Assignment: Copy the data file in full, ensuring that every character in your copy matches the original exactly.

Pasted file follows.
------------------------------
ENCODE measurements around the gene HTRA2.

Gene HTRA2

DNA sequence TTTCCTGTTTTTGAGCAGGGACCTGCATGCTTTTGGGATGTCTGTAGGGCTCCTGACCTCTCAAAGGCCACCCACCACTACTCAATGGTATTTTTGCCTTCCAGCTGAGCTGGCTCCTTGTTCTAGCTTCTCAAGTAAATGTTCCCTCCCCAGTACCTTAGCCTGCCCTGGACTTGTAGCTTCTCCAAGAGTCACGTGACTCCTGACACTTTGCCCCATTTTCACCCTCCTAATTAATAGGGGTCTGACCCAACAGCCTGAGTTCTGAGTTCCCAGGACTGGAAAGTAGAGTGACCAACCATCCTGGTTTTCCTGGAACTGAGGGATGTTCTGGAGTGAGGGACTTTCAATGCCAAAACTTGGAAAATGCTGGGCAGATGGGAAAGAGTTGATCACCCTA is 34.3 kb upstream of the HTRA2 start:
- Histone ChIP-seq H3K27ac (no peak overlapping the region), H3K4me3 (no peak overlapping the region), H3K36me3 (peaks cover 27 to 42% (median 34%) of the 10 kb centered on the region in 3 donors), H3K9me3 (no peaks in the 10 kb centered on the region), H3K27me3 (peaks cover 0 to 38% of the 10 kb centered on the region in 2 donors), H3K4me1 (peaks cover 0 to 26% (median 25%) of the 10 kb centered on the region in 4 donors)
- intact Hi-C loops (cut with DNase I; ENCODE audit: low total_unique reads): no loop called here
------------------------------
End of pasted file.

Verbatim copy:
ENCODE measurements around the gene HTRA2.

Gene HTRA2

DNA sequence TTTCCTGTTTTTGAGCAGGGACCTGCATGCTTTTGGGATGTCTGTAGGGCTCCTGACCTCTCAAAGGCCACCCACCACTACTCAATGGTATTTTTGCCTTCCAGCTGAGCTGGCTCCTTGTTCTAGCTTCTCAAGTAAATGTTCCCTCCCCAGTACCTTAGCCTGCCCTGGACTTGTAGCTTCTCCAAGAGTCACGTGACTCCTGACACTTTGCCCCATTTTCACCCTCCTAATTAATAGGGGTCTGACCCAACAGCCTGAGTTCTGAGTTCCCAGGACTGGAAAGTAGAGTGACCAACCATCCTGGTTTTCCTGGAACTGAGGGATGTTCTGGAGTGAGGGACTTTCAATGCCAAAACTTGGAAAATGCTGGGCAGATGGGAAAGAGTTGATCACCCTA is 34.3 kb upstream of the HTRA2 start:
- Histone ChIP-seq H3K27ac (no peak overlapping the region), H3K4me3 (no peak overlapping the region), H3K36me3 (peaks cover 27 to 42% (median 34%) of the 10 kb centered on the region in 3 donors), H3K9me3 (no peaks in the 10 kb centered on the region), H3K27me3 (peaks cover 0 to 38% of the 10 kb centered on the region in 2 donors), H3K4me1 (peaks cover 0 to 26% (median 25%) of the 10 kb centered on the region in 4 donors)
- intact Hi-C loops (cut with DNase I; ENCODE audit: low total_unique reads): no loop called here